Without “express permission” from prosecutors, Houston Police Officers will no longer be permitted to speak with criminal defense attorneys about ongoing cases.
The reasoning behind the new policy, as City Attorney David Feldman explained to the Houston City Council, is that Houston’s police officers “were incurring excessive overtime charges by communicating with defense lawyers about cases in Municipal Court.”
Mr. Feldman went on to further explain that police officers and defense attorneys were forming relationships that were seen as “clearly against the interests of the people of the city of Houston.”
Not Everyone Agrees With the Policy
Councilman C.O. Bradford, who served as the Police Chief of Houston for seven years, stated, “… I never saw the need to put this type of restriction on officers.”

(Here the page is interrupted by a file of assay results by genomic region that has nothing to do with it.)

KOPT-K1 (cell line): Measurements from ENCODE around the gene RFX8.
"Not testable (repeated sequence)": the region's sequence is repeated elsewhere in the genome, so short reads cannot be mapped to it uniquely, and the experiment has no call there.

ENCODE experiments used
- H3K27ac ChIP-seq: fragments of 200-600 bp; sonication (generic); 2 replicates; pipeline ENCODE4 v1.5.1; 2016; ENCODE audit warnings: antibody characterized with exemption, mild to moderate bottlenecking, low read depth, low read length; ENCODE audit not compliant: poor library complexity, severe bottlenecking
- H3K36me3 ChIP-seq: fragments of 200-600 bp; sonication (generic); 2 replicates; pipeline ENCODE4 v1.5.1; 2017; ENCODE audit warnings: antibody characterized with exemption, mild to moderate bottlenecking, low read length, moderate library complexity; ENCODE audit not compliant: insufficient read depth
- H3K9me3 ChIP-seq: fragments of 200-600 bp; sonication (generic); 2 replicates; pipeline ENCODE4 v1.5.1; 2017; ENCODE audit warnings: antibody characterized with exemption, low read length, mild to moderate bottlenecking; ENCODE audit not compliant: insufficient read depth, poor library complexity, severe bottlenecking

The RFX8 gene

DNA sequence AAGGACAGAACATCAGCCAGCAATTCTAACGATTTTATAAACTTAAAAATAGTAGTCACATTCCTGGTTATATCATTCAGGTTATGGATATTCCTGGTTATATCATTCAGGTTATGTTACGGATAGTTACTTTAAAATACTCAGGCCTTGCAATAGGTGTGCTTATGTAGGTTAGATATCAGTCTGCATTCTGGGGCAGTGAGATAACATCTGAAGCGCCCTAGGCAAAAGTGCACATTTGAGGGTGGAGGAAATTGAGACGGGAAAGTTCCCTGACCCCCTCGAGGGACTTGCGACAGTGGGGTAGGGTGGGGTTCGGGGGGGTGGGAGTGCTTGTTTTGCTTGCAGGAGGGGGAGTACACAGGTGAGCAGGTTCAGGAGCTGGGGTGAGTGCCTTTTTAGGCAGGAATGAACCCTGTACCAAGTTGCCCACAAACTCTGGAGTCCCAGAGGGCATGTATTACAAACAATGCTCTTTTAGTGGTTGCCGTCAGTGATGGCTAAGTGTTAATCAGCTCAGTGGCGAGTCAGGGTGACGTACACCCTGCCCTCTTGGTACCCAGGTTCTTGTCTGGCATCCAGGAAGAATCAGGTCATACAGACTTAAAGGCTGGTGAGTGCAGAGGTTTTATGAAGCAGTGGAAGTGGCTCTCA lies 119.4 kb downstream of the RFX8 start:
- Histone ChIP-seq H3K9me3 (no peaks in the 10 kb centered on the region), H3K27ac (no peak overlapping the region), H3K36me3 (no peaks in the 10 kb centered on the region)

Several defense attorneys stated that they felt that the new policy violated the Constitution in that it limited attorneys’ investigation of evidence against their clients.
“It’s just fundamental to due process that you get to present a defense and you get to know the accusations against you, and that includes talking to police officers who are key to any prosecution against you,” stated Robb Fickman, a former president of the Harris County Criminal Lawyers Association.
There is also a concern that the policy may put prosecutors in the position of violating ethics rules or state law. While any witness, including a police officer, has the right to refuse to talk to defense attorneys, having a prosecutor bar a police officer from talking to a defense attorney may be construed as witness tampering.
Aside from the outcry from defense attorneys and the precarious position that prosecutors may be put in, it is hard to imagine that overtime concerns will trump the concerns and rights of defendants. The new policy is far from settled.